Ultimately, the question of whether to incorporate should be discussed with both a lawyer and an accountant, Mr. Baker adds. Lawyers tend to like the idea of limiting liability, while accountants will be able to say whether incorporating will bring tax advantages or whether it will merely cost more money for little advantage.

Sandra Foster, president of Headspring Consulting Inc., says that entrepreneurs should be aware of the different types of corporations and the costs and responsibilities they involve.

Deborah Baic/The Globe and Mail

Sandra Foster, a Toronto financial author and president of Headspring Consulting Inc., says that entrepreneurs should also be aware of the different types of corporations and the costs and responsibilities they involve.

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“A private corporation is a separate legal entity with setup costs, as well as annual fees for annual reports and separate tax filing. A provincial or federally regulated corporation has shareholders,” Ms. Foster says.

“A closely held private corporation [without outside shareholders] might issue only a few shares, borrow money, and does not have to make its financial information public. A public corporation is listed on a public stock exchange and must disclose financial information according to regulations.”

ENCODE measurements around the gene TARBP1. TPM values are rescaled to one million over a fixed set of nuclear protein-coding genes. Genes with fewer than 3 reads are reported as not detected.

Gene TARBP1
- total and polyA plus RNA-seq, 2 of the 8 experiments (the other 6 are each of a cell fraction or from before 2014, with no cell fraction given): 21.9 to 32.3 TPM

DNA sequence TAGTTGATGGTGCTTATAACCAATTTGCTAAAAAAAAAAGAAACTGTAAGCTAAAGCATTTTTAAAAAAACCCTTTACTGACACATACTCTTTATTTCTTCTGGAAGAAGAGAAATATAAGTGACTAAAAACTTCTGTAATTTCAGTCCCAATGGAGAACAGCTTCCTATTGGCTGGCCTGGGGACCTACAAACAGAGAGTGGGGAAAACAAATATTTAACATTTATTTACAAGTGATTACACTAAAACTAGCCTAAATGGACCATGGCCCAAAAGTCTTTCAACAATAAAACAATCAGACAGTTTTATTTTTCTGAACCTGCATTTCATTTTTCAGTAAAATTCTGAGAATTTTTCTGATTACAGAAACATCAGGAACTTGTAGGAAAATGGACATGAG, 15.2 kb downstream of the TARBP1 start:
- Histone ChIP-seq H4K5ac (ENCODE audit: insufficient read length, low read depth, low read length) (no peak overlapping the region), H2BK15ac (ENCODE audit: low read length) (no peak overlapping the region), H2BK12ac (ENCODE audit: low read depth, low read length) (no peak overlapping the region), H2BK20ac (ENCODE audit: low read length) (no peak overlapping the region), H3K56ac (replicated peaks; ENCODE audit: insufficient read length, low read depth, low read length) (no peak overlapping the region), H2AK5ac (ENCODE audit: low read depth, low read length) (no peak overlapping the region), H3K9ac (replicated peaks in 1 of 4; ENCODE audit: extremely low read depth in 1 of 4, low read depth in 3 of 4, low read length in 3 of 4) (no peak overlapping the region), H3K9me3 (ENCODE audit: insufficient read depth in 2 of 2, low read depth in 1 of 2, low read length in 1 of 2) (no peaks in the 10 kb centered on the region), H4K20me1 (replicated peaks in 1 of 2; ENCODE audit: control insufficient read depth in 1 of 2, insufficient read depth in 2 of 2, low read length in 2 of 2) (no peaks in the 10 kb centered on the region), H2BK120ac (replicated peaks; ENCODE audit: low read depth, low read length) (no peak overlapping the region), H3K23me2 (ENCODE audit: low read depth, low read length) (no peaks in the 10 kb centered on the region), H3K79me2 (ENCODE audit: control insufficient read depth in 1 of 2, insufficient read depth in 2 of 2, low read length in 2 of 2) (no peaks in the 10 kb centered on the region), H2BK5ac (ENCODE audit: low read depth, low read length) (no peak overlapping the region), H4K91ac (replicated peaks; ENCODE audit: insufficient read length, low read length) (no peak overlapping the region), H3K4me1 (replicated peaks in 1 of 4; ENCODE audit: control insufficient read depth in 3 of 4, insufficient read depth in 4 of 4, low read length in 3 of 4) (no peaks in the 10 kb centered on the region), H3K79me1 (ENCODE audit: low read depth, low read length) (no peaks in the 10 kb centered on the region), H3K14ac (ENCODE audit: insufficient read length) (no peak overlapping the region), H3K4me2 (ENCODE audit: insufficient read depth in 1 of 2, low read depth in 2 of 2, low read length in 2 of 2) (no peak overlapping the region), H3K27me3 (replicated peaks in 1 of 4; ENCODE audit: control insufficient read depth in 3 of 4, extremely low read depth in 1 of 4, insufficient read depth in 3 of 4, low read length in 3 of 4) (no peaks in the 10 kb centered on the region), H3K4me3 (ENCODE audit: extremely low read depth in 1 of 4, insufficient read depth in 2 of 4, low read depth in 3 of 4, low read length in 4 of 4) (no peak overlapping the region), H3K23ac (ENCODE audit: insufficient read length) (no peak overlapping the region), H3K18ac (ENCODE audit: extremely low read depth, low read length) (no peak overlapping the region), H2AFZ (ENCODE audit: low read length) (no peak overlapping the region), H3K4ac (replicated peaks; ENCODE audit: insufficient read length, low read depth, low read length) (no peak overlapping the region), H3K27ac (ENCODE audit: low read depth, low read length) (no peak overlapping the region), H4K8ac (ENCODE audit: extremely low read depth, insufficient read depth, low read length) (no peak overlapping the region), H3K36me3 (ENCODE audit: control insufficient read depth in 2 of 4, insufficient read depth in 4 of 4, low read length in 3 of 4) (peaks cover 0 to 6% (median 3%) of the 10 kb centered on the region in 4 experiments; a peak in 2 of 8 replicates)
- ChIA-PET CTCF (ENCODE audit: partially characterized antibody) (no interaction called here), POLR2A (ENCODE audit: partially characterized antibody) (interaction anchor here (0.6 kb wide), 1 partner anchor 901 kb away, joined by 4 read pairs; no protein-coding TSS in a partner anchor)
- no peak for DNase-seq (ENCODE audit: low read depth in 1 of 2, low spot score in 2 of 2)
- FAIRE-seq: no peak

If a small business like AdmitKit pays taxes on its corporate earnings, it might qualify for small-business deductions and exemptions on capital gains. On the other hand, a corporation can’t write off business losses against personal income the way an unincorporated sole proprietor can.

Something all small businesses in Canada should be mindful of is to collect, pay and file documents for the goods and services tax or the harmonized sales tax, says Eric Gilboord, chief executive officer of Warren BDC, a Toronto-based business advisory service.

“A new business should set aside funds from what they collect right away for GST/HST,” Mr. Gilboord says. “Remember, that’s not your money.”